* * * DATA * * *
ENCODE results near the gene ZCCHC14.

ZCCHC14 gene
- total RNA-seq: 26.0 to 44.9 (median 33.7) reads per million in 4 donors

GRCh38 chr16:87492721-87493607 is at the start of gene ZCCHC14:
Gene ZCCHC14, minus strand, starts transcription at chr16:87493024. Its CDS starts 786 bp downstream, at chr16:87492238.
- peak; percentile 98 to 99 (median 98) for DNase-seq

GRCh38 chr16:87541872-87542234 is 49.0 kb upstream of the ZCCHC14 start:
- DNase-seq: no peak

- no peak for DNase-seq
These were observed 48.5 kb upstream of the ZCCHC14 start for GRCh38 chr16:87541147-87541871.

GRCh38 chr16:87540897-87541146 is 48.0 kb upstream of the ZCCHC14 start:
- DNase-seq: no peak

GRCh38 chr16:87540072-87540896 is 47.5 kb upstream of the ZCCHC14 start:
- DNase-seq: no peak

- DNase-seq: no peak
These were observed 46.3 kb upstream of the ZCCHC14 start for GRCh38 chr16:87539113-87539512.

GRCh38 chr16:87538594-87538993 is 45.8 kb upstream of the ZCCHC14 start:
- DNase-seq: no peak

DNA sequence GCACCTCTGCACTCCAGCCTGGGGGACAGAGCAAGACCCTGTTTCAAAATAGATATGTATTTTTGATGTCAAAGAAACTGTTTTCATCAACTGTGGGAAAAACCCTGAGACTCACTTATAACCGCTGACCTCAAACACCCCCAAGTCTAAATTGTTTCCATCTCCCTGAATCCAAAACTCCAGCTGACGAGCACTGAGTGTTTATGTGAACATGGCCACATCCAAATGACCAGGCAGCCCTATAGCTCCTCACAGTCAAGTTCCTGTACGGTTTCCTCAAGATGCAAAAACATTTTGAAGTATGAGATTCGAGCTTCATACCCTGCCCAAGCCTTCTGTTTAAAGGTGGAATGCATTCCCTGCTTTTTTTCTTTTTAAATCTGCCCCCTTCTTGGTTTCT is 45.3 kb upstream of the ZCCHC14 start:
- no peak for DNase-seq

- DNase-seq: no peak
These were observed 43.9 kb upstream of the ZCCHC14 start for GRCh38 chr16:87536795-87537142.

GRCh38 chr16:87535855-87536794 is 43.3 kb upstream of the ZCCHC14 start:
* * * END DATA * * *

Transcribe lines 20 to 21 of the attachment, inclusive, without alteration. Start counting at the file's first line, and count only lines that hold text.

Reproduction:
- no peak for DNase-seq

- DNase-seq: no peak